Saturday, 28. February 2009
Wine is a beverage item to be sold so why shouldn’t it be in grocery stores? It turns out that in some states it can be sold in grocery stores. The latest information I saw said that 35 states have allowed grocery stores to sell wine. However, the prospect of wine in grocery stores is upsetting liquor store owners.
The tenacity with which liquor stores seem to be holding on to this “right” of theirs not to allow alcohol in grocery stores has been in place since the 1960′s. However, times change and people change. While most people do not like change, change is important to progress. Some wineries are expressing their support of wine in grocery stores including Anthony Road Wine Company. In an email Ann Martini commented, “As far as ‘wine in the grocery store’, we are committed, at Anthony Road , to do what we feel is best for our industry. Change s never easy! In states where wine is sold in the grocery stores and other stores, sales in all markets are very good . We keep working and hoping!”
The wine industry is a wonderful group of people and organizations. I surely hope that the grocery stores, wineries and liquor stores can work together so that everyone wins, especially consumers.
How do you feel about wine available to adults in grocery stores?
Friday, 27. February 2009
Although much longer than Napa, the 100 miles along Interstate 90 travel through Ohio, Pennsylvania and New York. Along this stretch from Madison, Ohio to Dunkirk, New York there are more than 35 wineries close to the interstate. However the acreage of grapes is much larger than one would expect. From locations along the interstate, one can observe acres upon acres of vineyards. This is also Welch’s country. Many grape growers are part of the National Grape Cooperative who sell the grapes to Welch’s.
Think for a moment of all the products made by Welch’s. Grape juice, jellies and jams are among the over 400 products that are made from grapes. Just like wine grapes, those grapes grow on vines in vineyards. One winery owner told us that one can smell the grapes in the air in North East, Pennsylvania around harvest time. It was an aroma that brought him back to North East to begin a second career as a winemaker.
Compared to Napa, there are many acres of vineyard in this area but much fewer wineries spread out over 100 miles. Although the wineries do make wines from Concord and Niagara grapes, they also have a portfolio of vinifera wines. The area is quickly learning about the varieties of vinifera that tolerate the harsh snowy winters.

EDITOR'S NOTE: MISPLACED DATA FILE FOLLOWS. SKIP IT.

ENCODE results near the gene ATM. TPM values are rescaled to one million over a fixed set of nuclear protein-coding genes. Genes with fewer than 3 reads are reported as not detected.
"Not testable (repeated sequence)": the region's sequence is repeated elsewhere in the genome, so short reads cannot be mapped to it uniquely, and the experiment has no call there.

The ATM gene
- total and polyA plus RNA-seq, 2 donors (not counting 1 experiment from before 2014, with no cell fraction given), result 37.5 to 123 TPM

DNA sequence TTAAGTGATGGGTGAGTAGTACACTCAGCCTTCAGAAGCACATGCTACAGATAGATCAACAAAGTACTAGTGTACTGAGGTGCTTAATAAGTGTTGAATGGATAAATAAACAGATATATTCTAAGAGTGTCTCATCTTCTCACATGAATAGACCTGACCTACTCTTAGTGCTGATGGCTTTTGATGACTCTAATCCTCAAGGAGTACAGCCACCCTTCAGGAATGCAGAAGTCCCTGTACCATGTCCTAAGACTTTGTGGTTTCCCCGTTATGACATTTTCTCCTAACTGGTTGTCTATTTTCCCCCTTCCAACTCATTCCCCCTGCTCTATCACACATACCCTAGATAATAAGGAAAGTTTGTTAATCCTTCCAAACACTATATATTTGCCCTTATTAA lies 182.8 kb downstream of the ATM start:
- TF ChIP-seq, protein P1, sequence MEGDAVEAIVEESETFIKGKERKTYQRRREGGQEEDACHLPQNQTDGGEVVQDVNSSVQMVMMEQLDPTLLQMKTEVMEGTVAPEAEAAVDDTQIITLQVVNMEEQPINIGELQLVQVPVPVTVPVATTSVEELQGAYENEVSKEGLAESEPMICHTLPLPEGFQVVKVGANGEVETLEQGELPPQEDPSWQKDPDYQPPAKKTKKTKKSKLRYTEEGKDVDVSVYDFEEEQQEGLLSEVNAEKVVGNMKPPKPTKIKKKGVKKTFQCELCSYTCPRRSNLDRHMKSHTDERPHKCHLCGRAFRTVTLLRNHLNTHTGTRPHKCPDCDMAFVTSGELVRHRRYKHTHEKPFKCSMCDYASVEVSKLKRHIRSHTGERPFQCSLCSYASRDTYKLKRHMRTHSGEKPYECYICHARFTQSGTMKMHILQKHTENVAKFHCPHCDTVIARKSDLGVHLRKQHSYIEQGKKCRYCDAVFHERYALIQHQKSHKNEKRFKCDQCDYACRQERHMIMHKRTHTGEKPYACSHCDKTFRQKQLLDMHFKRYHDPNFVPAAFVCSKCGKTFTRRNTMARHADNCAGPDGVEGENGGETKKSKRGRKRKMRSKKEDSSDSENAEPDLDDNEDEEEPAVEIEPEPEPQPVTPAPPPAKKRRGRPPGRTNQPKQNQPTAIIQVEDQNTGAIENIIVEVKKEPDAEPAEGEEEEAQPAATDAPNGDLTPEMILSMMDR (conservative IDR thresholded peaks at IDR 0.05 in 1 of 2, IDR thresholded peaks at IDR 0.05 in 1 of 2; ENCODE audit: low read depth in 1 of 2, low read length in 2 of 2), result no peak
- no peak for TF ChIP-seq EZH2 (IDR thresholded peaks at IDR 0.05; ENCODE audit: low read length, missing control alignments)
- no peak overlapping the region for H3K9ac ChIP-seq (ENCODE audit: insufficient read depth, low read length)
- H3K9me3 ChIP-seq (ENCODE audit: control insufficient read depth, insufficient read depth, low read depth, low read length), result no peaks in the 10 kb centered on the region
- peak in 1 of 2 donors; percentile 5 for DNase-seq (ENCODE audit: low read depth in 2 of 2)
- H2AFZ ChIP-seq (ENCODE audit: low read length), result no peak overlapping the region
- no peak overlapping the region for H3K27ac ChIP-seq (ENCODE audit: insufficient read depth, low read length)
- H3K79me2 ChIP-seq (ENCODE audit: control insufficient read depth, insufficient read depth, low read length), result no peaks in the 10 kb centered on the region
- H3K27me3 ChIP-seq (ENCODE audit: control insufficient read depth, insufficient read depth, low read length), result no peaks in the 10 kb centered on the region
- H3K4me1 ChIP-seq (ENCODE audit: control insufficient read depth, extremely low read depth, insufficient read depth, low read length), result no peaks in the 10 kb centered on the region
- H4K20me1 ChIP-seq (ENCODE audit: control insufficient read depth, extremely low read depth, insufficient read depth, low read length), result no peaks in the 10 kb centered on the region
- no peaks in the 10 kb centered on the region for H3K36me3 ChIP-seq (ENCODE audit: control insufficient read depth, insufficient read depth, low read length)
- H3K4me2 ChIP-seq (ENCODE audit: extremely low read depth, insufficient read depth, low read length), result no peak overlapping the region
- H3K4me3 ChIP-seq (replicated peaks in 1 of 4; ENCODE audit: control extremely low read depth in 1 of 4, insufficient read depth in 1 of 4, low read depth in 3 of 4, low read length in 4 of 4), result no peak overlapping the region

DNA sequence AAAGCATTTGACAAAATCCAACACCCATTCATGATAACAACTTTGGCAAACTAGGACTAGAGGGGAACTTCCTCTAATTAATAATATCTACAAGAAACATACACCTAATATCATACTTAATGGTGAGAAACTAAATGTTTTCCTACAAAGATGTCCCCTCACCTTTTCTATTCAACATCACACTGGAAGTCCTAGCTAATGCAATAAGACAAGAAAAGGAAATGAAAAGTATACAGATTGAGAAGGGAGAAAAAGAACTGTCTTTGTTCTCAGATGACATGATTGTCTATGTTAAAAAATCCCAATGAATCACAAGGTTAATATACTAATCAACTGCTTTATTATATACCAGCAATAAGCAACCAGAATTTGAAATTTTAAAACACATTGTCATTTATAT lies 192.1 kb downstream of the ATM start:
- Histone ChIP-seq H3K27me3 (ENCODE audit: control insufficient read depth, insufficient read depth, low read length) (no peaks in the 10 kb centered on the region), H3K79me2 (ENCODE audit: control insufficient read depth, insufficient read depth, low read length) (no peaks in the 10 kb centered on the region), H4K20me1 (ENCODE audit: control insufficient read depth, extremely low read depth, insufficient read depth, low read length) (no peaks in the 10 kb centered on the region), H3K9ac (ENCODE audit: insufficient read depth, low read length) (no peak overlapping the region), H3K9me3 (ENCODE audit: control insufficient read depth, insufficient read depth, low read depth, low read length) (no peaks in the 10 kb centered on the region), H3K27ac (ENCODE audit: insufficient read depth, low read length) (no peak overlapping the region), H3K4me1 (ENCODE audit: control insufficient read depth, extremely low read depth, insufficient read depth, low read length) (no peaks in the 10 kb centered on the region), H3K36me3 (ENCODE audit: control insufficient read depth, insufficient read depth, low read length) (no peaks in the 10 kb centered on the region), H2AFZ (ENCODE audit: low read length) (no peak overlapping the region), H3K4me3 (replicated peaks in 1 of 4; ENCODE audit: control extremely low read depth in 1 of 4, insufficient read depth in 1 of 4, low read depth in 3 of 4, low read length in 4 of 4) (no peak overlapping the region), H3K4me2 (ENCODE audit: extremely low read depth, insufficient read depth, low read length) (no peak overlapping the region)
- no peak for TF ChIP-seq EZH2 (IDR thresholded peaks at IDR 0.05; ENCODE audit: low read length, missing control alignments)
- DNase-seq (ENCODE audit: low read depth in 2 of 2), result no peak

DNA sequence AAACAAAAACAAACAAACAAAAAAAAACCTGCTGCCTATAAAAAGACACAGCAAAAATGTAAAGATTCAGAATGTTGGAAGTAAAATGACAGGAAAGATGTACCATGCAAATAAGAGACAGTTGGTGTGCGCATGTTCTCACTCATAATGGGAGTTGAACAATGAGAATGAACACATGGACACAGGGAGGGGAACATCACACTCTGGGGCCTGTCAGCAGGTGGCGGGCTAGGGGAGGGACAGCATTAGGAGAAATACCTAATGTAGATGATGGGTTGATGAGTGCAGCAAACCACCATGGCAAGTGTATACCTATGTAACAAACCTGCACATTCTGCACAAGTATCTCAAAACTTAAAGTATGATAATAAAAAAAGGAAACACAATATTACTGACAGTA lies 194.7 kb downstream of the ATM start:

Check out these Ohio trip itineraries:
Thursday, 26. February 2009
When thinking of Niagara-on-the-Lake the image of a quaint little town to the north and the Niagara Falls to the south may enter one’s mind. However there are 27 wineries in this area with many more forty minutes to the west in Jordan and Vineland. We visited the area twice in 2008 and each time was surprised to travel the side roads. It seemed like every turn led you to another vineyard. One can find small boutique wineries and large showcase estate wineries.
Tasting rooms vary in size and opulence. You can taste wines from small family owned wineries as well as in larger architecturally interesting facilities. What these wineries have in common, that you won’t find in Napa, is Canadian Icewine. These wineries take their Icewine seriously harvesting the grapes when the temperatures drop to a minus eight degrees Celsius or colder (seventeen degrees Fahrenheit).
The Vidal grape reigns supreme in Icewine production. One will also be able to taste Icewines made from Riesling, Cabernet Franc and Cabernet Sauvignon. Our favorite was a Cabernet Franc Icewine. All of the Icewines we tasted were sweet but have good acidity on the finish. For a memorable experience, pair Icewine and bleu cheese.
Check out these Niagara-on-the-Lake trip itineraries:
Wednesday, 25. February 2009
Palisade, Colorado is the sweet spot for growing grapes in that state. While flying to neighboring Grand Junction one may notice the acres of grapes while flying over Palisade. Many of these vineyards border Interstate 70 that in turn is bordered by the Bookcliffs. We found this area peaceful and photographically stunning. We enjoyed the backdrop of the Bookcliffs and Grand Mesa as seen from vineyards in Palisade. The blue sky, and yellow to brown colored rock formations painted the perfect backdrop for vineyards and grapes.
The new Wine Country Inn opened in Palisade and makes the perfect base for exploring the 15 area wineries. One can walk from the inn to three wineries. Some may enjoy biking to several others. The Red Rose Café, in Palisade is favorite eating spot for locals and visitors. They only serve Colorado wines, a tribute to the local wineries. Many more lodging facilities and restaurants are located in Grand Junction, about a twenty-minute drive.
Check out these Palisade and Grand Junction trip itineraries:
Tuesday, 24. February 2009
Other areas that would like to be known as the “Napa of” do not have the acreage or the number of wineries that you’ll find in Napa. However there are enough wineries to spend a few days to a week or longer. On the east coast of the United States a large concentration of wineries is along New York’s Finger Lakes.
There are more than 100 wineries along Cayuga (pictured), Seneca, Keuka and Canandaigua Lakes in New York. Some will take awhile to drive to while others are just minutes apart. Many of these wineries offer beautiful scenery with the vineyards sloping down toward the lake.
Just as in Napa, there is a range of winery tasting room experiences. Some tasting rooms are large while others are quaint. The area isn’t as crowded as Napa, however if a wine trail is sponsoring an event there will be large crowds in the tasting rooms.